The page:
NASA wants to get to the moon ‘as fast as possible.’ But countries like China and India are racing there, too.

During the height of the Space Age, the United States and the Soviet Union bushwhacked a frantic path to the lunar surface, landing nearly 20 spacecraft softly on the moon between 1966 and 1976, including the six carrying NASA’s Apollo astronauts.

But after the last of these missions, a robotic Soviet probe that brought back six ounces of lunar soil, Earth’s closest neighbor was virtually abandoned. The public and politicians lost interest.

While the occasional orbiter has launched to survey the moon since then,in more than 42 years only one spacecraft touched down softly on the lunar surface: China’s Chang’e 3 in 2013.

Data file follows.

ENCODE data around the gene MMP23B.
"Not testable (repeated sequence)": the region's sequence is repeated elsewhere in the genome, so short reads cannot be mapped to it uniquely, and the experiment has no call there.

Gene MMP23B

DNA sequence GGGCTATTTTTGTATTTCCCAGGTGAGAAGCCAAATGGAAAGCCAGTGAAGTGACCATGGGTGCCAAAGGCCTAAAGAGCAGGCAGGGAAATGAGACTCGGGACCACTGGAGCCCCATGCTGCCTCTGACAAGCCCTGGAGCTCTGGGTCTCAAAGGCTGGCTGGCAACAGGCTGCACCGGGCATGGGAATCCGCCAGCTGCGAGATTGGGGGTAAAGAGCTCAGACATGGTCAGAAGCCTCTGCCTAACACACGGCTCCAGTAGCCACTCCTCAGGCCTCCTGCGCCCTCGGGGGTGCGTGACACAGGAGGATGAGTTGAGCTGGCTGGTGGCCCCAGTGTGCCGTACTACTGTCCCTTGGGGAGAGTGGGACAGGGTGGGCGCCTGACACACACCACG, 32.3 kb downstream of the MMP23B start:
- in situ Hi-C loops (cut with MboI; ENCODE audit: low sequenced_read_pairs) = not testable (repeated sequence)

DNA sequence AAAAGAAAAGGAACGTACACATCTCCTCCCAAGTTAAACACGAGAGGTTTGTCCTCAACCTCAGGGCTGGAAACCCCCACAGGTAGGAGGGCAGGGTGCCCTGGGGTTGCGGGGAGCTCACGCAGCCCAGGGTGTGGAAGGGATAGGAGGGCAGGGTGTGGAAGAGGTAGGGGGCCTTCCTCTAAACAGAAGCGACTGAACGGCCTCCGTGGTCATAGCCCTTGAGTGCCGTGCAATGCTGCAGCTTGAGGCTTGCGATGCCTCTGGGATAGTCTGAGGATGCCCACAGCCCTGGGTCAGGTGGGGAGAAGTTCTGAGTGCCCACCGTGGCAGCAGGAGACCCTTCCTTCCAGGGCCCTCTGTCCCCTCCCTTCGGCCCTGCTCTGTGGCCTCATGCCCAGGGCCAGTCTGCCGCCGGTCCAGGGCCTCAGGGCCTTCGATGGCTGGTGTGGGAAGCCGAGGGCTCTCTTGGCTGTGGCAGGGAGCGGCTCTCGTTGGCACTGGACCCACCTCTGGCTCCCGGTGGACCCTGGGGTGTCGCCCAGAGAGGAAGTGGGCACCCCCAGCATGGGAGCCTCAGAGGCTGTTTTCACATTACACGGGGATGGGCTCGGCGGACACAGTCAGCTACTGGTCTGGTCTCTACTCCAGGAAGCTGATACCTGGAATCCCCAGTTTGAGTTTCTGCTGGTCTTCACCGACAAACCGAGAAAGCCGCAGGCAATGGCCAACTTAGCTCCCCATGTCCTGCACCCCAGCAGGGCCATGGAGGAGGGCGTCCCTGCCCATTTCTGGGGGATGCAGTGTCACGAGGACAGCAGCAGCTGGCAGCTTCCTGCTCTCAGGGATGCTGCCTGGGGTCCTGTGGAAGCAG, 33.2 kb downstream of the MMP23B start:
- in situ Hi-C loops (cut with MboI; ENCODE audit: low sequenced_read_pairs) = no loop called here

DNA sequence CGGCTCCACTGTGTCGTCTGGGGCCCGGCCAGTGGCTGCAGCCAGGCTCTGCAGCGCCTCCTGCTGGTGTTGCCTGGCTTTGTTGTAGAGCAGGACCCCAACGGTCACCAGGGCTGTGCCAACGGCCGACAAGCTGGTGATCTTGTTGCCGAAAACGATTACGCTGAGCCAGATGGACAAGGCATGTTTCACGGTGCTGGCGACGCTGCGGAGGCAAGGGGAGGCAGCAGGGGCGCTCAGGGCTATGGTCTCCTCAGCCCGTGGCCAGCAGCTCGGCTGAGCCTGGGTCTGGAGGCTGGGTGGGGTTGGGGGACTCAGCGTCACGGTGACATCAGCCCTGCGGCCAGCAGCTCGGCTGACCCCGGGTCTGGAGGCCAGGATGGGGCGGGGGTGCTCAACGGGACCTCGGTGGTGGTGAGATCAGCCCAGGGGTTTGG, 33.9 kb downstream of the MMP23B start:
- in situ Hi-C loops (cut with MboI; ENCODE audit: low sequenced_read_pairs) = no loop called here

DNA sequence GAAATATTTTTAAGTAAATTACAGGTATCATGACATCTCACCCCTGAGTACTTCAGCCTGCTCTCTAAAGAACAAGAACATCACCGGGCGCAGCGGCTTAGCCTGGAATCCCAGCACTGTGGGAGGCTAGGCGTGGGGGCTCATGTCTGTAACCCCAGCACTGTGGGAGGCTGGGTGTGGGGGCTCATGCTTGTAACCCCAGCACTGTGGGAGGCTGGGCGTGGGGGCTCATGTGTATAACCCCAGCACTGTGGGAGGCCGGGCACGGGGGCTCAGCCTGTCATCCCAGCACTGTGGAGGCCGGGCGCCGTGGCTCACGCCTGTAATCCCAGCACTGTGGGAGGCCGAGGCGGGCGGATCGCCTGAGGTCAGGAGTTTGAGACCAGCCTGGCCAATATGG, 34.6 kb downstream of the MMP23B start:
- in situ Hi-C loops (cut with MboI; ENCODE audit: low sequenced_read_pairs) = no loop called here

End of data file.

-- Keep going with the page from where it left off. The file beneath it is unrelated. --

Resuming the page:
However, the moon, often referred to as the eighth continent, is again the center of a reinvigorated space race that, like any good Hollywood reboot, features a new cast of characters and novel story lines.

There is the rise of China, which on Jan. 3 landed a spacecraft on the far side of the moon, a historic first. This month, an Israeli spacecraft destined for the moon is scheduled to launch from Cape Canaveral, Fla. If successful, it would make Israel the fourth country, after the United States, Russia and China, to land a spacecraft on the lunar surface.

Later this year — the 50th anniversary of the first Apollo moon landing — two more moon missions are planned, one by India and another, by China. On Thursday, NASA Administrator Jim Bridenstine announced the space agency intends to partner with the private sector to land an American spacecraft on the moon as early as this year.

“It’s important we get back to the moon as fast as possible,” he told reporters. “We’re going to take shots on goal.”

Read more of this Washington Post article by Christian Davenport by clicking here.